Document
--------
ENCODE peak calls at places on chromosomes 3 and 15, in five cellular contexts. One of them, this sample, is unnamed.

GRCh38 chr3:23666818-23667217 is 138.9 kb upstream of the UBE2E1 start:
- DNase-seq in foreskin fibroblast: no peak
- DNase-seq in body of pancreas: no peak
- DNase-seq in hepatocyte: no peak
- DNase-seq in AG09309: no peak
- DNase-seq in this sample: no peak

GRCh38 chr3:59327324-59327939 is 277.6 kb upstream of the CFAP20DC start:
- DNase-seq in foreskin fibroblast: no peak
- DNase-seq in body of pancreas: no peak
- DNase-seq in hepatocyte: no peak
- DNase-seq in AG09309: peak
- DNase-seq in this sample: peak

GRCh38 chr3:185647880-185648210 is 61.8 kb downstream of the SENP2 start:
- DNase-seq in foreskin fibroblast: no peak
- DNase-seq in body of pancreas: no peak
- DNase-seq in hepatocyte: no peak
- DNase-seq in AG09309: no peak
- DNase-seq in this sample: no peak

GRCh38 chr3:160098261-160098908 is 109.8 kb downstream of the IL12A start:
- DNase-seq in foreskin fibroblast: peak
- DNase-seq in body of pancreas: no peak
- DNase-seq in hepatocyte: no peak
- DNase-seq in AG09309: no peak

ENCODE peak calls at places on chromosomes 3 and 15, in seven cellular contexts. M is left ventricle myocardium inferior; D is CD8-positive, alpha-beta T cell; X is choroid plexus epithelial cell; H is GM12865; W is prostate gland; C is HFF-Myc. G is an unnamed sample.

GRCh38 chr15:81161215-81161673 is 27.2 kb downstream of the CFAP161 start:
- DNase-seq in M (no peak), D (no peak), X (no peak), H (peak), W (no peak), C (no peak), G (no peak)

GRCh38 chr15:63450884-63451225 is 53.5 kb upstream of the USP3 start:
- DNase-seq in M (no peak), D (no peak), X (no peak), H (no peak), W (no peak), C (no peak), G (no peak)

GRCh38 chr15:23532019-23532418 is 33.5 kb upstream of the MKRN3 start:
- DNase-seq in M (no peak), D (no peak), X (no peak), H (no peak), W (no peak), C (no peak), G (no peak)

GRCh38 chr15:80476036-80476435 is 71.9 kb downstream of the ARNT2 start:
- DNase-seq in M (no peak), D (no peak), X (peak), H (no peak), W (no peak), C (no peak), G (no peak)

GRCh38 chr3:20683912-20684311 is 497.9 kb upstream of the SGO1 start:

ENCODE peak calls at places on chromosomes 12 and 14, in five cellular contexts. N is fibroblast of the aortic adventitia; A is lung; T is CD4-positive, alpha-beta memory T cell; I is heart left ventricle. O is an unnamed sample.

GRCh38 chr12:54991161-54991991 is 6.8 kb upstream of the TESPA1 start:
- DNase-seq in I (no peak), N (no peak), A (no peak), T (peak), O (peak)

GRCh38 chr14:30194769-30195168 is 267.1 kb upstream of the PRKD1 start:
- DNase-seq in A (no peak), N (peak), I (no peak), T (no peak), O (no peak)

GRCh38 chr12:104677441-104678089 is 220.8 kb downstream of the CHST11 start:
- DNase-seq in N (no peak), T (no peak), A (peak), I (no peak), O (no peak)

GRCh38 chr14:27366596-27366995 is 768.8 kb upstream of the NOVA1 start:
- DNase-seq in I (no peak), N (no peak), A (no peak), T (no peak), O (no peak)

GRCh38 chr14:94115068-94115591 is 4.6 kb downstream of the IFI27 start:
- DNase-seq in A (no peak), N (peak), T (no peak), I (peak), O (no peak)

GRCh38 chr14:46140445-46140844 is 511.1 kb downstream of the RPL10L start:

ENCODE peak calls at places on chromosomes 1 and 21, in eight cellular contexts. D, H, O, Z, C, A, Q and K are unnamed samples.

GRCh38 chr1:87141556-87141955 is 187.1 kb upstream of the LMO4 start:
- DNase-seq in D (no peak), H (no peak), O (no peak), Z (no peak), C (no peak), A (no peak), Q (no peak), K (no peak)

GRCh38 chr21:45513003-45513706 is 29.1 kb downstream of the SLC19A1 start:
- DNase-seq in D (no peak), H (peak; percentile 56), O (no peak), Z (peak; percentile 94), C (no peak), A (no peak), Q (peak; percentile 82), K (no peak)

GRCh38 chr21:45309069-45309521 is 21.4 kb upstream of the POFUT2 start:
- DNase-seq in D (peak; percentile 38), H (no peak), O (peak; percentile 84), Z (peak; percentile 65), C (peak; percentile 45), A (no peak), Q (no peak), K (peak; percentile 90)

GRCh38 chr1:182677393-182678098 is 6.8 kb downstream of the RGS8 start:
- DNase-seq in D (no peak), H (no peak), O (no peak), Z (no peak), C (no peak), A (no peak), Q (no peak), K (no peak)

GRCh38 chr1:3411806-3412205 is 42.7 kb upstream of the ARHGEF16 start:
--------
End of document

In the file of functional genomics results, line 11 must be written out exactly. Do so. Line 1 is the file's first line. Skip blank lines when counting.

- DNase-seq in hepatocyte: no peak